An analysis of the “split” between activist groups emerging out of the March, Women’s March Inc. and March On, the former more focused on “social justice protests,” the latter on “elections, particularly in red states.” Do we see echoes in this of divisions between the suffragists? The author appears concerned that ideological differences may be fracturing the movement; one of her sources, sociologist Jo Reger is more sanguine: “We think it looks so chaotic and full of factions and what it really looks like is every other social movement. . . . Often those factions end up coming back together later on.”
Some extra context for Catt’s “Crisis” speech, a Suffrage Map and timeline that offers a rough picture of where things stood when Catt gave her address, and a link to a full-length, critical edition of her speech [UM], which includes her detailed outlining of her plan to push for a federal amendment (in case anyone wants to work further with it).
To get a sense of some of the rhetorical constraints suffragists faced at the turn of the century, see Ida Husted Harper’s 1903 “Miss Anthony at Home,” which emphasizes her “domestic” attriubutes.
For a better sense of the context surrounding Catt’s speech, see these newspaper articles citing her from around the time of the convention.
One of the more militant Sentinel pickets, from the LOC’s NWP photo collection.
I’ve included a page on the class website with a rough working timeline of Progressive-era activities of relevance to the class, including primary-source readings. There will not be a quiz on this, but it should serve as a handy reference point as needed. As to today’s questions, the first women’s rights convention was held in 1848. The split between suffragists and civil rights activists occurred in 1869. It was a painful moment for both parties and one that still resonates; Ta-Nehesi Coates has written on it and it even inspired a recent play, The Agitators.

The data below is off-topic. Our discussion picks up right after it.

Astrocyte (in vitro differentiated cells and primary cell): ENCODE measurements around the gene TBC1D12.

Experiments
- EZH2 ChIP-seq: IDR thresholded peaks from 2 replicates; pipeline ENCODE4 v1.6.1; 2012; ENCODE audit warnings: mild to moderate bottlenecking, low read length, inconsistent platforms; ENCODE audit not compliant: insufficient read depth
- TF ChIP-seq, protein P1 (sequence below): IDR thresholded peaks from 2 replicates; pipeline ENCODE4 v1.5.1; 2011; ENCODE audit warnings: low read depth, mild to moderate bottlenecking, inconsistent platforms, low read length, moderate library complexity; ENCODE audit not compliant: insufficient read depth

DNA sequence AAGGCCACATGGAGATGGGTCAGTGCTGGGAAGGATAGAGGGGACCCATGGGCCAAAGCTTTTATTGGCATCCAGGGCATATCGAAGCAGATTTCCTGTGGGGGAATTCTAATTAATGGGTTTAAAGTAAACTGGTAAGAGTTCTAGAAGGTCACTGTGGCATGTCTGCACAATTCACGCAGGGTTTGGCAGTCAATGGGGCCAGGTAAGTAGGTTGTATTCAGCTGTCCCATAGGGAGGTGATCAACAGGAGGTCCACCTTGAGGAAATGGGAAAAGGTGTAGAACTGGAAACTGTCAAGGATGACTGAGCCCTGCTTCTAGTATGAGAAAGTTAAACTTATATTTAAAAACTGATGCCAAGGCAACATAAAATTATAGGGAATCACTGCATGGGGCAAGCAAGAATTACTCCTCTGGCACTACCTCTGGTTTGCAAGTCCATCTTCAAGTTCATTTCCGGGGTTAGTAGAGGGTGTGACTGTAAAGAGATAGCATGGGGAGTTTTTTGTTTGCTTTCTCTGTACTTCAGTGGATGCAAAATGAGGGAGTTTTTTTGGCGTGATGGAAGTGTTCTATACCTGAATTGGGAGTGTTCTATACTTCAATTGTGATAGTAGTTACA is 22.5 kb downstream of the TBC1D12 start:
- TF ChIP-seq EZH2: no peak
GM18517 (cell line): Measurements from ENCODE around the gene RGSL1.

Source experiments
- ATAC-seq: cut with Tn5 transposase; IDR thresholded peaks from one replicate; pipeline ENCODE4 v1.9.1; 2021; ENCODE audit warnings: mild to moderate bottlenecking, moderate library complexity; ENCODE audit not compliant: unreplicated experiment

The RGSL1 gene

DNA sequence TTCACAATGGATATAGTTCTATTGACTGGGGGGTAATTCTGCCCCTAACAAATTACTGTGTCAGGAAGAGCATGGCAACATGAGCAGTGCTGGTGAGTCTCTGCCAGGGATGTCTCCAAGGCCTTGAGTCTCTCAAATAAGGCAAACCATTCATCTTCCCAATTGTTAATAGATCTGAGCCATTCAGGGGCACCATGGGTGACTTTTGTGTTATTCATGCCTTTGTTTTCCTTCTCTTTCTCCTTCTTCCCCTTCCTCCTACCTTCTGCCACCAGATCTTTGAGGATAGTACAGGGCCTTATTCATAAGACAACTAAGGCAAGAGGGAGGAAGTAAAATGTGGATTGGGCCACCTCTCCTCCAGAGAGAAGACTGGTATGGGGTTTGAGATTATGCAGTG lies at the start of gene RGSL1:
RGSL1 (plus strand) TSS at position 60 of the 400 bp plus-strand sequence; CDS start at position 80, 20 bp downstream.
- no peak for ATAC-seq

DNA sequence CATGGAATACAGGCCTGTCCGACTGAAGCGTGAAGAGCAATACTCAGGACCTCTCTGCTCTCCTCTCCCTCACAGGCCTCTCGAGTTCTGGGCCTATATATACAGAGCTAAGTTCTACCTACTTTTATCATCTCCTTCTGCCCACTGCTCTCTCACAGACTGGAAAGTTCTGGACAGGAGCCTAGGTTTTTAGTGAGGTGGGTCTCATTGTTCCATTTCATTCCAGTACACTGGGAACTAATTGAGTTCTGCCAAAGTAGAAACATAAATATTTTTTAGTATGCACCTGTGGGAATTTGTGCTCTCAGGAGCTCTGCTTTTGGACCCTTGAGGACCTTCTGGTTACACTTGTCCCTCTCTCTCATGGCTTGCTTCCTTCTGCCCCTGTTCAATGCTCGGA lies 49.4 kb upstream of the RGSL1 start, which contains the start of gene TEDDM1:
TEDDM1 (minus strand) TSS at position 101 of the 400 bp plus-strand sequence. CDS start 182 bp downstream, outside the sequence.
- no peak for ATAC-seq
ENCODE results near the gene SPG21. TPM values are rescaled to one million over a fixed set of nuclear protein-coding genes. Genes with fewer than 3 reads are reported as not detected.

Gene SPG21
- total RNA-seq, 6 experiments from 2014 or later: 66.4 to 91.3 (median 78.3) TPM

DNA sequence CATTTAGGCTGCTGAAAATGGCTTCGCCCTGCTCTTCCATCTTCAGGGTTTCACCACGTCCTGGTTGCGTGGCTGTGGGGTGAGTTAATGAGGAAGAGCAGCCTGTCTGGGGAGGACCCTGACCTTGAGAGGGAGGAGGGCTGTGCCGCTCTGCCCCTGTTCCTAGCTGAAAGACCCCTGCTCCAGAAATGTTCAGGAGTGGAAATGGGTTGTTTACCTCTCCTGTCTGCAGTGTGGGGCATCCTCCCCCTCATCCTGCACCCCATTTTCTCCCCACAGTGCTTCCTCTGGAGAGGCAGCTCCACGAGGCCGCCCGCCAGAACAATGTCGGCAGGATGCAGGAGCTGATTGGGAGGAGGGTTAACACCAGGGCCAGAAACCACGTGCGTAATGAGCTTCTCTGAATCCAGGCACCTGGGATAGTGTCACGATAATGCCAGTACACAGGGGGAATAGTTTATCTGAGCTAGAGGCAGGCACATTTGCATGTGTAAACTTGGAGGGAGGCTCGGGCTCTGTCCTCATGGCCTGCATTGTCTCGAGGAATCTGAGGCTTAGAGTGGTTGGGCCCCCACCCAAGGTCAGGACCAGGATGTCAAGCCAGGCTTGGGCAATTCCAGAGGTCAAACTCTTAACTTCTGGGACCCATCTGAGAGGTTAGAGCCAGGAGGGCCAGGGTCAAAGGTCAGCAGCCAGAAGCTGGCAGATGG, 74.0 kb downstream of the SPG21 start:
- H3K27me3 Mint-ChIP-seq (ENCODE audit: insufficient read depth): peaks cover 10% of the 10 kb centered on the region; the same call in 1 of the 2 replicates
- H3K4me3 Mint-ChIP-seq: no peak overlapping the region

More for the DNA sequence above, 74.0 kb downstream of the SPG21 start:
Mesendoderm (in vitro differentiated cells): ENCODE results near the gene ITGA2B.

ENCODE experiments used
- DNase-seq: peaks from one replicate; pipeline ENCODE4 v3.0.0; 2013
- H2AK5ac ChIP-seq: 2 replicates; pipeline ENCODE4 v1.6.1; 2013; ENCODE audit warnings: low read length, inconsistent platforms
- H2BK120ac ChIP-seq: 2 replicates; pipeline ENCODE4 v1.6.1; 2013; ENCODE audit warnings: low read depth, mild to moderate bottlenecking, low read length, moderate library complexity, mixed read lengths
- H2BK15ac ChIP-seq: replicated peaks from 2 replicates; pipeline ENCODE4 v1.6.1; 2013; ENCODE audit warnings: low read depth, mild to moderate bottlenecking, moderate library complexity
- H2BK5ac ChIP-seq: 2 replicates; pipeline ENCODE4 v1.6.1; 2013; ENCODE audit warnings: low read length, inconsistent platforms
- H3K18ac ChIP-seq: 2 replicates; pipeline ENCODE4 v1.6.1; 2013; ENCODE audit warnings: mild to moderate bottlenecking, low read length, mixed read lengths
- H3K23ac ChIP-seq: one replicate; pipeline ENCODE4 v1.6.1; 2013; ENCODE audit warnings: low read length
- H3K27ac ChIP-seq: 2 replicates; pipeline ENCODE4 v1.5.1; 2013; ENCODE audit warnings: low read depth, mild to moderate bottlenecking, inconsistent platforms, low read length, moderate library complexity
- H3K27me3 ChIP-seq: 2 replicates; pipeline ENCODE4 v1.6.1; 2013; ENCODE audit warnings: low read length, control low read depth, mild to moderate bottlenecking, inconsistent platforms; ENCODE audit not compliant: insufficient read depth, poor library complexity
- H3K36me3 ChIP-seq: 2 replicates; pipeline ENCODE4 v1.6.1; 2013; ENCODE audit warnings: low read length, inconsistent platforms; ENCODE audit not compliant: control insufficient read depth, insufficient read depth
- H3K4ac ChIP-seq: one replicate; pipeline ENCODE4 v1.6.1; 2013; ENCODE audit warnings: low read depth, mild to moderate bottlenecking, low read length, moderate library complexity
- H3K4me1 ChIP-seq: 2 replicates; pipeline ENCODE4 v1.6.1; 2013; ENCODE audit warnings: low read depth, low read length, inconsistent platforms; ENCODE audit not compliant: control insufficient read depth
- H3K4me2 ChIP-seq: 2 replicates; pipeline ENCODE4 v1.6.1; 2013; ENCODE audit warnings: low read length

Women’s Clubs, which began after the civil war and became seen as a movement in the 1880s, were particularly popular at the turn of the 20th Century; the national General Federation of Women’s Clubs was formed in 1890; by 1910 it had over one million members. It is hard to classify women’s clubs as either “conservative” or “liberal” by today’s standards; GFWC members were often “domestic feminists,” who believed in the ideology of “separate spheres” but also in women extending their influence into neighborhoods and governments; one can see how Cleveland might have considered such activities “dangerous.”
Women won the right to vote in 1920.
1. Our course website will live here, rather than Canvas. There is no need to “log in” to the site, but to view the syllabus and certain readings you will need to enter a special username and password, which I have emailed to all registered and waitlisted students. Let me know if you need this info.
2. Please take a moment to review the working syllabus to ensure your interest in the course and to familiarize yourself with its requirements. I also recommend downloading a practice reading just to make sure everything is working properly. Let me know if you have any questions in the meantime.